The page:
1937/1938: Thunderbolt driven by Captain George Eyston

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United Kingdom
Twin 12 cyl. Rolls-Royce Merlin Aero
73,164 cc
5000 bhp
7+ Tons
30ft 5"
3ft 10"
7fr 1.5"
Top Speed:

312.00/345.50/357.50 mph


Captain George Eyston, tall, thin, bespectacled, made his name as a racing and record driver before he tackled the top record of them all.

When he moved on to the World Land Speed Record stage in 1937, there began a second series of duels between Eyston and John Cobb which offered many parallels to the Campbell/Segrave jousts.

Eyston was probably best known to the public as a Brooklands driver of very fast MG's.

It was in fact the chassis of one of his Magnette cars which formed the basis of the late Goldie Gardner's "Magic Midget" which achieved 207.37 mph. from a ten horse-power (1100 cc.) engine.

So George Eyston was no novice when he turned his skill and experience to the new task, which was to beat the 301.13 mph established by Sir Malcolm Campbell.

Eyston designed his own car, the Thunderbolt, which had many original features. But his theories proved to be sound, for on his first try on November 19, 1937, Eyston put the record up to 312 mph. exactly on the Bonneville Salt Flats.

The following year Cobb was on the scene too, but Eyston modified and lightened Thunderbolt and went out to beat his own top speed.

He achieved a dazzling 374 mph in one direction, but dazzle from his unpainted polished aluminum body shell upset the electronic eye timing mechanism, and he failed to register the necessary two-way improvement.

Eyston overcame this dazzle problem by painting the Thunderbolt black, and on August 27 upped his own figure to 345.50 mph. Within a week or so Cobb replied with 350.20 mph, and Eyston's last word was 357.50 mph.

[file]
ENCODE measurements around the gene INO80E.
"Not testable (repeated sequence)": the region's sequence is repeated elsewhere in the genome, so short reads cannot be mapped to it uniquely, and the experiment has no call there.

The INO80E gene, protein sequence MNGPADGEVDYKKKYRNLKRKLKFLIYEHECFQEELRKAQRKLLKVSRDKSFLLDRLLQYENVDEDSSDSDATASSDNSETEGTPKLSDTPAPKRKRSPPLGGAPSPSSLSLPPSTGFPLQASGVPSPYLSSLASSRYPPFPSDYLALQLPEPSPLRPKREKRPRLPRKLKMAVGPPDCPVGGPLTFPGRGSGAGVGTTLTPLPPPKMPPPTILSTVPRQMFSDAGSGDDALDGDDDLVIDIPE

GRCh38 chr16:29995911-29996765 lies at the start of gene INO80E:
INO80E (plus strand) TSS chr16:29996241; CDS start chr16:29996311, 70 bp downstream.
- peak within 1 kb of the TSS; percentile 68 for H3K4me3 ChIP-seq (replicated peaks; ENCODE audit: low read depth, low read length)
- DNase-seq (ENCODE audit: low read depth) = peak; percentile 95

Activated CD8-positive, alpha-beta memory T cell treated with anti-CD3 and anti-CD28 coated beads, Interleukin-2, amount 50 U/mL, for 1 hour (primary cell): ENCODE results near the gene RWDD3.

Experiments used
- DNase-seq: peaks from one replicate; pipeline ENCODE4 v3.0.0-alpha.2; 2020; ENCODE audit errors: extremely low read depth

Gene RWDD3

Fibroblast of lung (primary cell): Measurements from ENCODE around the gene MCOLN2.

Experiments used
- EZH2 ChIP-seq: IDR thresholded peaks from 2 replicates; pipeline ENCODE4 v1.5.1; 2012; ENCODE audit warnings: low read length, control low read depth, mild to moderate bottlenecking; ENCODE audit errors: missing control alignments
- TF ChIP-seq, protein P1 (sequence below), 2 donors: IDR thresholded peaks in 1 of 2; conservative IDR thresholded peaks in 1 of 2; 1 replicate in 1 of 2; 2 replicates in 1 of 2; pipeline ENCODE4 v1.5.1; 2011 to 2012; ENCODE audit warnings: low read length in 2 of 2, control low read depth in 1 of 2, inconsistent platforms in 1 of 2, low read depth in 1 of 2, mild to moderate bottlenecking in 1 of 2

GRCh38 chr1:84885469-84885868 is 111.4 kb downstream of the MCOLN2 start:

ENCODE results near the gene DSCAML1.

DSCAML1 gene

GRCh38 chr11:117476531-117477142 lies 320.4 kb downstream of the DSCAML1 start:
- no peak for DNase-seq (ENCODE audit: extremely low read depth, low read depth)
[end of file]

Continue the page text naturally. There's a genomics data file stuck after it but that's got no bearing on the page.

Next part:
Eyston's car weighed seven tons, more than twice as much as Cobb's Railton, but he had about two-and-a-half times as much power. Eyston, the experienced record-breaker, knew all the problems involved when he joined in the fastest-on-wheels battle.

One of them was that Sir Malcolm Campbell had already used the most powerful engine available at the time, the Rolls-Royce type R racing engine designed for aircraft use. He solved this one by using two of these engines, with a theoretical output of 4600 horsepower.

The next problem was in finding a way of transmitting it without too much wheel-spin. Eyston tackled this one by using an eight-wheeled car, four steering wheels at the front and four driving wheels at the rear. The car was built in seven months at the old Bean works at Tipton, Staffordshire. The two engines with a 73 liter total capacity sat side by side driving through a common shaft, with Eyston sitting in front of them.

The clutch gave trouble at first and was modified, then the old enemy wheel-spin set in, and Eyston scrapped the leaf springs and tried coils. The body shape was improved in detail and the driver shut in completely in his cockpit.

These changes did the trick, and as can be evidenced by his inclusion on the Unique Cars & Parts World Land Speed Record list, he succeeded.

Also See:

Land Speed Record Drivers
Herbert Austin LSR Attempt
History Of The Land Speed Record
Unique Cars and Parts USA - The Ultimate Classic Car Resource